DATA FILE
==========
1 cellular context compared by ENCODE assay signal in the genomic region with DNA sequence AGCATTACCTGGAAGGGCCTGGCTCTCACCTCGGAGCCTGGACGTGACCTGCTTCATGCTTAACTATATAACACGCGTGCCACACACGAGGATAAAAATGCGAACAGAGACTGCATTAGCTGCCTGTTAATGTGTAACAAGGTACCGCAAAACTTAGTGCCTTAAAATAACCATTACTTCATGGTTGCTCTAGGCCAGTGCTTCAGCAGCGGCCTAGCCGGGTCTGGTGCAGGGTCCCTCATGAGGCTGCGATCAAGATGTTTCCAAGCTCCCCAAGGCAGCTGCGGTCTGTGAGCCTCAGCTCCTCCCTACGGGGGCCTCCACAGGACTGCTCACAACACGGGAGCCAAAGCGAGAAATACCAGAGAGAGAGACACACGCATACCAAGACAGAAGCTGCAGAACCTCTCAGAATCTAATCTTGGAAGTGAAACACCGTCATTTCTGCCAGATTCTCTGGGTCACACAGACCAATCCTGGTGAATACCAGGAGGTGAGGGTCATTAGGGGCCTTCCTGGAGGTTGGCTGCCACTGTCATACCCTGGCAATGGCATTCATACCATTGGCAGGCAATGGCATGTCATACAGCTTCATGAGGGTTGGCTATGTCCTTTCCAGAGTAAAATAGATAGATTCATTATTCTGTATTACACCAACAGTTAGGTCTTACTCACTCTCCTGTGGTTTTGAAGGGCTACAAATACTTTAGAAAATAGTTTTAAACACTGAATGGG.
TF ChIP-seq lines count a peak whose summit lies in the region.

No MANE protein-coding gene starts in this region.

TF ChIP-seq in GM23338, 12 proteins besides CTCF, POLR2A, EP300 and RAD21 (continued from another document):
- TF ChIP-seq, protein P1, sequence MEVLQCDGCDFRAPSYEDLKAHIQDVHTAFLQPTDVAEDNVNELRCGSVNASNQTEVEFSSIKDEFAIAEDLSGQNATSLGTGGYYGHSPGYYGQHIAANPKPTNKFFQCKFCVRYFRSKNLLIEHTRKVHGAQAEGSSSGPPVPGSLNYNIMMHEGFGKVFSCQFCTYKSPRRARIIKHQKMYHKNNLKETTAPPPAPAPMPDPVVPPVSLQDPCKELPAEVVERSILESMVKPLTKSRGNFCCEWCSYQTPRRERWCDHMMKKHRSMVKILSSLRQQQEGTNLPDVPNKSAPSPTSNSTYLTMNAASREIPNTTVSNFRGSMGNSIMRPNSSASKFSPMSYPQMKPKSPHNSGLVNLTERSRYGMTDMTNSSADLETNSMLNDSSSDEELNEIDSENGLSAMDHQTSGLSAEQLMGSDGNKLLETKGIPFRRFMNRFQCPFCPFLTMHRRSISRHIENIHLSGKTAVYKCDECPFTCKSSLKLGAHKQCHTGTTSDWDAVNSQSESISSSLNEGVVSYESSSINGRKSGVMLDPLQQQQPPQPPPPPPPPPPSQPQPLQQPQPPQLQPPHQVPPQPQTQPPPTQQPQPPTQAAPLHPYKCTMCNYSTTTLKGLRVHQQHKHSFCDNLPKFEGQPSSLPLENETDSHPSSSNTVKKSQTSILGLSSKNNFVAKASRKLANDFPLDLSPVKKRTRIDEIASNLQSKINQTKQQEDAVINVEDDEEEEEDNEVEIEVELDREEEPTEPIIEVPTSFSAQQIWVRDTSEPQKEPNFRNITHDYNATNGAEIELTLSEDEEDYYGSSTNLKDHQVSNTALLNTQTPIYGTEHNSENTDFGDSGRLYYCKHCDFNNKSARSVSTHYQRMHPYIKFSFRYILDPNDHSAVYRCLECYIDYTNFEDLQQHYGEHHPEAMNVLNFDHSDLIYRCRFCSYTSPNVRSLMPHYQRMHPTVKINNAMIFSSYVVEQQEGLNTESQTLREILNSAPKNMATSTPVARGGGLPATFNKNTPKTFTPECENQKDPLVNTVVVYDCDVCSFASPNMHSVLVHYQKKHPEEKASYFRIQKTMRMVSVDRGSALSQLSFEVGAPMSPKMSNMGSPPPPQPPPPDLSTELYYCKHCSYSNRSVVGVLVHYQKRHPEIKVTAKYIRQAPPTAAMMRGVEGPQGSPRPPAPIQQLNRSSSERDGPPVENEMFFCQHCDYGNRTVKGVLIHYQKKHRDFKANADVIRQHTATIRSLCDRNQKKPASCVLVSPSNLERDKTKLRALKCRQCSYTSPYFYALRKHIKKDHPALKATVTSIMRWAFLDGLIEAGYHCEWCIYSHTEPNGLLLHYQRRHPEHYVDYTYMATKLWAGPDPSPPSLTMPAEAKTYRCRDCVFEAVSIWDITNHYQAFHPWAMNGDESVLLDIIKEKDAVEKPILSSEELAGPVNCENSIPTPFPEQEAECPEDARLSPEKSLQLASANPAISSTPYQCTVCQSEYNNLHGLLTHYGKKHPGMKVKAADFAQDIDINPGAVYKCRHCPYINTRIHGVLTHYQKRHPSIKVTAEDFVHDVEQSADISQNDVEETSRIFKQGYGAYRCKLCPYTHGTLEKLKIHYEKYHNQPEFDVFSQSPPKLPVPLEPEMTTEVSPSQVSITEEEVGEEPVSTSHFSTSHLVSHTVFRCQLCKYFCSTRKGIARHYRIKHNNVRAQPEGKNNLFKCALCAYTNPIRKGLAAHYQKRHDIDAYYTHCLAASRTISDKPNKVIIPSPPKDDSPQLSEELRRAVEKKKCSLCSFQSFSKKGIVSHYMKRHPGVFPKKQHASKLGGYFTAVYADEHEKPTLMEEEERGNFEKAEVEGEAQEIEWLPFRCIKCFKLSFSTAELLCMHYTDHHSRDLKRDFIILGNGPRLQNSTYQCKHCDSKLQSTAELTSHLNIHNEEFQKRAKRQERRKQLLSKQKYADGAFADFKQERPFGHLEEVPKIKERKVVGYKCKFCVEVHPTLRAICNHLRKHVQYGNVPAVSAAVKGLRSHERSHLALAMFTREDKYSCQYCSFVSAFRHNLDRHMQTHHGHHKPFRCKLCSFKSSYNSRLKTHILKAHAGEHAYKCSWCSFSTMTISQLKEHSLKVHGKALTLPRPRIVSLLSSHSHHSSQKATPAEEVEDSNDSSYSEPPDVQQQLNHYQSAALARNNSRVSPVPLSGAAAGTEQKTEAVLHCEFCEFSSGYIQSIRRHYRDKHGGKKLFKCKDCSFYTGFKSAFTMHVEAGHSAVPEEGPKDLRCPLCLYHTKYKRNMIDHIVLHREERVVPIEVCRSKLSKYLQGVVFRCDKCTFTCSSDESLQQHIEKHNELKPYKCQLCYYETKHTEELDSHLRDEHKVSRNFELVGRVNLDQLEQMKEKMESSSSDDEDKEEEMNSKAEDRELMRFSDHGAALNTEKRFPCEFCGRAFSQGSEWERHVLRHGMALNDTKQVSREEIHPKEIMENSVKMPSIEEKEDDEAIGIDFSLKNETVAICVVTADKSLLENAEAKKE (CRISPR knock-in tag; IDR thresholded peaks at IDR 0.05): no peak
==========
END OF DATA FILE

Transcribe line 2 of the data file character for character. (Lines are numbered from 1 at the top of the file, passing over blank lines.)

TF ChIP-seq lines count a peak whose summit lies in the region.